The Project could be a potential game-changer as it not only provides food, but also job opportunities. Seawater Greenhouse

The initiative could be a game changer, as it is locally embedded and works in close cooperation with NGOs and regional administrations, integrating locals from the very beginning. They are trained in installation, maintenance and harvesting, making them more independent. Through this, the initiative not only provides people with access to a basic human need, it also creates job and income opportunities.

 

Basic needs

 

Another approach seeking to empower people by providing access to the most natural needs is the Enviro Loo from South Africa. Established in 1993, the project offers a simple but effective way to provide people with basic hygienic needs. Enviro Loo is an eco-friendly toilet that separates liquids and solids and stores them in an external container. This division enables bacteria to dissolve possible disease sources. With the support of rising temperatures caused by the sun, the liquids evaporate and the solids dissolve to as little as five percent of the original volume.

 

This is not only hygienic, but also connects other important fields of daily life. The small remains of the solid waste can later be transformed into biological coal or compost. This compost can then be used as fertiliser for farmers. This approach is especially innovative as it serves multiple purposes and doesn’t require any water or external disposal maintenance.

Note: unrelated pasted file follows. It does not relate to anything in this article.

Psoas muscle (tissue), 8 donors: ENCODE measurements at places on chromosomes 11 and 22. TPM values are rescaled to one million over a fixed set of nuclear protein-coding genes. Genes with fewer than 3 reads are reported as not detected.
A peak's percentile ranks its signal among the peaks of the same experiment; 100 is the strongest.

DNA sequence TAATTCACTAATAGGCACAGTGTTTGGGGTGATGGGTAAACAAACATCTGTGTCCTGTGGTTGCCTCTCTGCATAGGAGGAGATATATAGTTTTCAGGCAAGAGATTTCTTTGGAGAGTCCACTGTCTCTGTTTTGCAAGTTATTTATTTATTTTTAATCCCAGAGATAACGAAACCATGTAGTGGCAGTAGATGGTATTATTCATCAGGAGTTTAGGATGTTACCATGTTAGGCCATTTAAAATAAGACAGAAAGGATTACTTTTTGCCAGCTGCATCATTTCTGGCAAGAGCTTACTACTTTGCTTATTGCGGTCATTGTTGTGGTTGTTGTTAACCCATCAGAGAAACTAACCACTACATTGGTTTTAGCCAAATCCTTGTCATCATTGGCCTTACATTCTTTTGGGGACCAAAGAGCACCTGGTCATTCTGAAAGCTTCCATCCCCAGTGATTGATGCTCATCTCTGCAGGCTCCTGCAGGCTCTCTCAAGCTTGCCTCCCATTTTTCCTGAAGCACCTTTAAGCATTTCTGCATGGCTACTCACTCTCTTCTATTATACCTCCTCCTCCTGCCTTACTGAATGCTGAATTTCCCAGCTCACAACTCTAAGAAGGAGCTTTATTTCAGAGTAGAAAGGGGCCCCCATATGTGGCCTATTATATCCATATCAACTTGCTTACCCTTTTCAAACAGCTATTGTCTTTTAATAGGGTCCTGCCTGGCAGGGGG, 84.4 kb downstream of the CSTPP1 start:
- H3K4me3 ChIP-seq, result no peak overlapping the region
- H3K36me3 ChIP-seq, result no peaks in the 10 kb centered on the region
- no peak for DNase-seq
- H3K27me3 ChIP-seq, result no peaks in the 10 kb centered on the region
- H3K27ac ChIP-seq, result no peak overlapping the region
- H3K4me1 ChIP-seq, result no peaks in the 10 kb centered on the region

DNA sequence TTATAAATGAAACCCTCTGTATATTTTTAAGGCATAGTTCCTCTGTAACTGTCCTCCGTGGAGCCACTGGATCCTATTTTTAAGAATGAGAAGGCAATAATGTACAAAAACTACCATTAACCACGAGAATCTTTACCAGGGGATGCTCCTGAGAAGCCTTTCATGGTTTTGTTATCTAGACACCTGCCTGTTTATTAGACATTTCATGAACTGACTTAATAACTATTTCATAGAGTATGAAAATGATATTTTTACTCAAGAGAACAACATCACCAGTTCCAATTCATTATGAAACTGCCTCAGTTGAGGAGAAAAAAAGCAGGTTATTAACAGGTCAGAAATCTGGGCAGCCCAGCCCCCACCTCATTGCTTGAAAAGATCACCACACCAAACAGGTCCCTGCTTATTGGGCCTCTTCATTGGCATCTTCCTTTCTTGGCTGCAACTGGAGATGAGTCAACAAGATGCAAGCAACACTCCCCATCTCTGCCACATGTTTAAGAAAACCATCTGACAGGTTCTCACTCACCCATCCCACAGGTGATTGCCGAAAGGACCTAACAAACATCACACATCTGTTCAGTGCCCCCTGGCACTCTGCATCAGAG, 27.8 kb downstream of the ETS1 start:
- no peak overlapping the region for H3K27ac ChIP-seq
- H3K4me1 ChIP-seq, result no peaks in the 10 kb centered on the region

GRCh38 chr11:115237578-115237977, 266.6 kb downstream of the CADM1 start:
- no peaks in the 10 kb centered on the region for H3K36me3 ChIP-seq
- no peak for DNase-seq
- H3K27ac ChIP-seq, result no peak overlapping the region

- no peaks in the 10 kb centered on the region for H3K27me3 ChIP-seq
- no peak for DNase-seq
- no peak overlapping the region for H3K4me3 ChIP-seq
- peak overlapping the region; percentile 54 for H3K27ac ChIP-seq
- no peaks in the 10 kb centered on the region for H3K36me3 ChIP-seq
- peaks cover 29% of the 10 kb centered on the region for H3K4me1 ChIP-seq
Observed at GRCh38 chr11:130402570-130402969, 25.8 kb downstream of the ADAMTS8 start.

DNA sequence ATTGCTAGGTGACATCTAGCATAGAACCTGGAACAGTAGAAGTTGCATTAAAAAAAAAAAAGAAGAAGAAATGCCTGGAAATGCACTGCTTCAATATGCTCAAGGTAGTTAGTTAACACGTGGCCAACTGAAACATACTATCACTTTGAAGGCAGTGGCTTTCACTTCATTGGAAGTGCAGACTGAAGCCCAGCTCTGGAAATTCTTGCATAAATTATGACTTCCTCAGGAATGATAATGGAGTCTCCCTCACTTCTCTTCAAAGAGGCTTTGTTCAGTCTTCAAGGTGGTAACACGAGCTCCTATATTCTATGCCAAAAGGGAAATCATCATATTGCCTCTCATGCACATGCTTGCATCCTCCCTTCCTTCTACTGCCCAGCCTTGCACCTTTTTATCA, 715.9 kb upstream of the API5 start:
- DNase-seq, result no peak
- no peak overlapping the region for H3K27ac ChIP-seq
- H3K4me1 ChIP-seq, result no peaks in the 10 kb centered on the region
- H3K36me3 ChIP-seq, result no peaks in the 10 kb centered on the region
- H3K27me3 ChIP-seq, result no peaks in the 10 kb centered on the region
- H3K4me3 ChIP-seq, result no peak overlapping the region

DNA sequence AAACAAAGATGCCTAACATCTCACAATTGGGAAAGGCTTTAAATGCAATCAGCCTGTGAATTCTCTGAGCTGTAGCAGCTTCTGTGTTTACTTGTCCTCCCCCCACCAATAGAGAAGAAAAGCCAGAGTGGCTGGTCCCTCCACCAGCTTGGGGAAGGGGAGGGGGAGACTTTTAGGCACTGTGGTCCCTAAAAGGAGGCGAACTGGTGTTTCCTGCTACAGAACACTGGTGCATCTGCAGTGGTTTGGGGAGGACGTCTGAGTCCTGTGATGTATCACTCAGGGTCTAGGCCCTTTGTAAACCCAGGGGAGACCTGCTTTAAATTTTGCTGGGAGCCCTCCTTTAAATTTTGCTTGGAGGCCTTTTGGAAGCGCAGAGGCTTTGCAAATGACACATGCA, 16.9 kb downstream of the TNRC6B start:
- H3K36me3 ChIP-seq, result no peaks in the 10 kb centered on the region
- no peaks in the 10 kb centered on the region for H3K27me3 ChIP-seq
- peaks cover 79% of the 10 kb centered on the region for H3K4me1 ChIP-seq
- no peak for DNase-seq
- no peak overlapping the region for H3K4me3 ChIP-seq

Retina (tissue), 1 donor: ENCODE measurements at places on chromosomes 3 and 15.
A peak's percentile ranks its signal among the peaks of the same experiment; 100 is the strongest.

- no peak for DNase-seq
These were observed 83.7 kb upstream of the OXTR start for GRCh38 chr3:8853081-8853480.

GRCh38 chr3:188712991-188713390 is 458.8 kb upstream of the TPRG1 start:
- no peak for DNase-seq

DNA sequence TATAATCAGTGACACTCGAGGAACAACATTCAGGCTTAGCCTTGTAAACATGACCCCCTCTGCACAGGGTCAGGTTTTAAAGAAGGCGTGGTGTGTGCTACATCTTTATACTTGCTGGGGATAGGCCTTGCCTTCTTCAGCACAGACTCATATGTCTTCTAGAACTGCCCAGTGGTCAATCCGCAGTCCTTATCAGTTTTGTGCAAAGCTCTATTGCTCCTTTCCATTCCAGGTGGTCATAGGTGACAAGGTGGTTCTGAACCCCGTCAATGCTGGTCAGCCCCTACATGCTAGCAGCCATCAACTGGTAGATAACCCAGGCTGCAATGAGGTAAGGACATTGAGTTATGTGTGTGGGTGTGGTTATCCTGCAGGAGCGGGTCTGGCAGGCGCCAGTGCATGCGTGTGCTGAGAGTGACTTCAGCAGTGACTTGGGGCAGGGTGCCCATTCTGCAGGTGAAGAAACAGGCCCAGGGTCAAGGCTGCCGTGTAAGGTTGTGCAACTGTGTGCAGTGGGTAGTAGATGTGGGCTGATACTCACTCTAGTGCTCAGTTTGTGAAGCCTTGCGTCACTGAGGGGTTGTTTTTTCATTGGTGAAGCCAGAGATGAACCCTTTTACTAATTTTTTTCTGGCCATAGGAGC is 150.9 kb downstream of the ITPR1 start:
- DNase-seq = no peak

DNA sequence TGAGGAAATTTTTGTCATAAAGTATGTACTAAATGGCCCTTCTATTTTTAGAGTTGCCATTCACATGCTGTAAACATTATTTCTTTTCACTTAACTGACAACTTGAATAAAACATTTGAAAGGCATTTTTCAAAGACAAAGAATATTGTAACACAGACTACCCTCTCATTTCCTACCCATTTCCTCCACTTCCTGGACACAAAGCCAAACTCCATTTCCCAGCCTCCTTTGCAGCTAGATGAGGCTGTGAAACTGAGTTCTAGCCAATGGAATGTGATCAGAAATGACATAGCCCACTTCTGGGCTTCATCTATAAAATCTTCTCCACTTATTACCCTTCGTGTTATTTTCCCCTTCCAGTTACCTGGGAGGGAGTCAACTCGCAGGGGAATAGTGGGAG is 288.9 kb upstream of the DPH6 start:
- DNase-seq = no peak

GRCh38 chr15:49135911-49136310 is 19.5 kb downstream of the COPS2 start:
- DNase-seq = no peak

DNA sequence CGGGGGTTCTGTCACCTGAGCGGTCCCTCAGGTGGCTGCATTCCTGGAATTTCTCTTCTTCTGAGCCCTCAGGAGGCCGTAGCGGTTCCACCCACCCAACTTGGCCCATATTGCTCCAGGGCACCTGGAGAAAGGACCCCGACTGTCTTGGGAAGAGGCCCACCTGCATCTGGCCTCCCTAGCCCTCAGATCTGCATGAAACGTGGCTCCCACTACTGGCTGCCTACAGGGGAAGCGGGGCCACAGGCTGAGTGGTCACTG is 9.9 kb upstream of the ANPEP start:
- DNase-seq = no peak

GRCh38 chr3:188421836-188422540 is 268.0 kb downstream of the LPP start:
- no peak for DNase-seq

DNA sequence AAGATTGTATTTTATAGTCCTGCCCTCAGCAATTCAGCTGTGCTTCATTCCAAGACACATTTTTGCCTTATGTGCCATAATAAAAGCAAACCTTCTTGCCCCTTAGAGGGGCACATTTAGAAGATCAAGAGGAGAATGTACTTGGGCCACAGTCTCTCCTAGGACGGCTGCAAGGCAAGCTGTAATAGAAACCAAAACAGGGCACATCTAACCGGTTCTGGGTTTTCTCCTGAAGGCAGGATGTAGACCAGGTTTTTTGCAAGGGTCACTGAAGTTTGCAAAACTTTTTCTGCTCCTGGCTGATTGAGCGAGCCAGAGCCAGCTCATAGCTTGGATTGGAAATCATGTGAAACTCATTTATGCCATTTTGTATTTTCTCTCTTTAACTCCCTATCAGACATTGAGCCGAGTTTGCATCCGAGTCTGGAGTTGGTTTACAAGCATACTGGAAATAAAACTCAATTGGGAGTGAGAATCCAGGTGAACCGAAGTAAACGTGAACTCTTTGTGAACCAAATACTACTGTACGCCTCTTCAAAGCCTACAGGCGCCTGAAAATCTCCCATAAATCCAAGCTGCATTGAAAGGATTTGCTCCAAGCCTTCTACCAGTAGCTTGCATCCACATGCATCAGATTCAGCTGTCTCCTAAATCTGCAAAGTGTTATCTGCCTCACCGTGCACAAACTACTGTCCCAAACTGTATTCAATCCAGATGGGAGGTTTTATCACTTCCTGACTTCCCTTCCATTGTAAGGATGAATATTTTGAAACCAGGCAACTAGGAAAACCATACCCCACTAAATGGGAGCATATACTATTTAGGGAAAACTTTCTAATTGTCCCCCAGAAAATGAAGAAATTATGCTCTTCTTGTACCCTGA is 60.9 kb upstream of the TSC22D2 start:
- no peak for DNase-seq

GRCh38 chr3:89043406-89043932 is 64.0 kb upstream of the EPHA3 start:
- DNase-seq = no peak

Dry Sanitation- EnviroLoo Project video

The Enviro Loo has been installed in several countries in Africa, Asia, Europe and America. However, the approach could be especially promising in the MENA region, as water supplies are already quite scarce, even more so in refugee camps. Therefore, this solution is being tested in refugee sites in Jordan, hopefully soon providing many more with basic hygiene.

 

To bring people back on their feet

 

To help people gain access to one of the most basic needs, the ability to take charge of their own life, is also the aim of D-Rev´s ReMotion Knee. The initiative literally puts people back on their feet, providing an affordable prosthetic to people too poor to buy conventional products. Many come from regions with poor medical supplies or from conflict areas.

 

It all started when an Indian community contacted a class at Stanford University and asked them to design an affordable and reliable prosthetic solution. Over the years, the idea developed and D-Rev improved the design and mechanics. Since then the project has reached people in Colombia, Ecuador, India, Thailand, Indonesia and many more countries.

ReMotion Knee
Young graduates help invalids to get back on track. D-Rev

“We want to serve every amputee who needs it,” says Krista Donaldson, CEO at D-Rev. However, they can’t be active everywhere at the same time – they only have a few units on the ground and rely on local partners such as NGOs, governments and private organisations. “The challenge with conflict zones is often that the clinicians have been impacted by the conflict.” This limits the ability to work with partners.

 

We want to serve every amputee who needs it.

The American company works in close connection with local clinicians and young graduates to provide additional supplemental training if needed. This cooperation is an advantage for both parties, as locals get to work in their field with high-class technology and contribute to their communities, and D-Rev gets reliable feedback from people on the ground to then improve the product.

 

Even though these initiatives are quite different, they all show the overall trend of people around the world getting together to empower their communities. Where others only see obstacles, these social innovators see unused potential. As a young German politician once said: in the end, obstacles are just thorny opportunities.

By: 
Paul Riemann